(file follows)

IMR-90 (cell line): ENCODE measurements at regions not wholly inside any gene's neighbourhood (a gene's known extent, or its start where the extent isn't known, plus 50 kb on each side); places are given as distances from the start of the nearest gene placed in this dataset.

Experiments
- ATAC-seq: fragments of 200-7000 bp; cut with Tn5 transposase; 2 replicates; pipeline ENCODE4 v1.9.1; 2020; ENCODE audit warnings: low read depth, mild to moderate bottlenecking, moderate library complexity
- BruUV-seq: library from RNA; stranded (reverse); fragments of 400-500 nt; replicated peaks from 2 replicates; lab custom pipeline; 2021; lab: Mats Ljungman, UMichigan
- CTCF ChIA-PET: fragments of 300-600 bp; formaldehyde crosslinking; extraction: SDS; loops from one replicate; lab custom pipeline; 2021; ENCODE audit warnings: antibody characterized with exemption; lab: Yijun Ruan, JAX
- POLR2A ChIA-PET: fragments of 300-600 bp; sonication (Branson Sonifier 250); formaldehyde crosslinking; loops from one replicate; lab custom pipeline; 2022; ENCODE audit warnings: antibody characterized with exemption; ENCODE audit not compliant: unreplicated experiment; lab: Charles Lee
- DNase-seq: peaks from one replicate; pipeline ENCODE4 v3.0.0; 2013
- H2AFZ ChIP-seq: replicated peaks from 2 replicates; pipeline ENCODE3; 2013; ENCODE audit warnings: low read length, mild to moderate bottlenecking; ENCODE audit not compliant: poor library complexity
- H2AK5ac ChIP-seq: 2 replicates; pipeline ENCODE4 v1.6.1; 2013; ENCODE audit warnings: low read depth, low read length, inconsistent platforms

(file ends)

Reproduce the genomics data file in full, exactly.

IMR-90 (cell line): ENCODE measurements at regions not wholly inside any gene's neighbourhood (a gene's known extent, or its start where the extent isn't known, plus 50 kb on each side); places are given as distances from the start of the nearest gene placed in this dataset.

Experiments
- ATAC-seq: fragments of 200-7000 bp; cut with Tn5 transposase; 2 replicates; pipeline ENCODE4 v1.9.1; 2020; ENCODE audit warnings: low read depth, mild to moderate bottlenecking, moderate library complexity
- BruUV-seq: library from RNA; stranded (reverse); fragments of 400-500 nt; replicated peaks from 2 replicates; lab custom pipeline; 2021; lab: Mats Ljungman, UMichigan
- CTCF ChIA-PET: fragments of 300-600 bp; formaldehyde crosslinking; extraction: SDS; loops from one replicate; lab custom pipeline; 2021; ENCODE audit warnings: antibody characterized with exemption; lab: Yijun Ruan, JAX
- POLR2A ChIA-PET: fragments of 300-600 bp; sonication (Branson Sonifier 250); formaldehyde crosslinking; loops from one replicate; lab custom pipeline; 2022; ENCODE audit warnings: antibody characterized with exemption; ENCODE audit not compliant: unreplicated experiment; lab: Charles Lee
- DNase-seq: peaks from one replicate; pipeline ENCODE4 v3.0.0; 2013
- H2AFZ ChIP-seq: replicated peaks from 2 replicates; pipeline ENCODE3; 2013; ENCODE audit warnings: low read length, mild to moderate bottlenecking; ENCODE audit not compliant: poor library complexity
- H2AK5ac ChIP-seq: 2 replicates; pipeline ENCODE4 v1.6.1; 2013; ENCODE audit warnings: low read depth, low read length, inconsistent platforms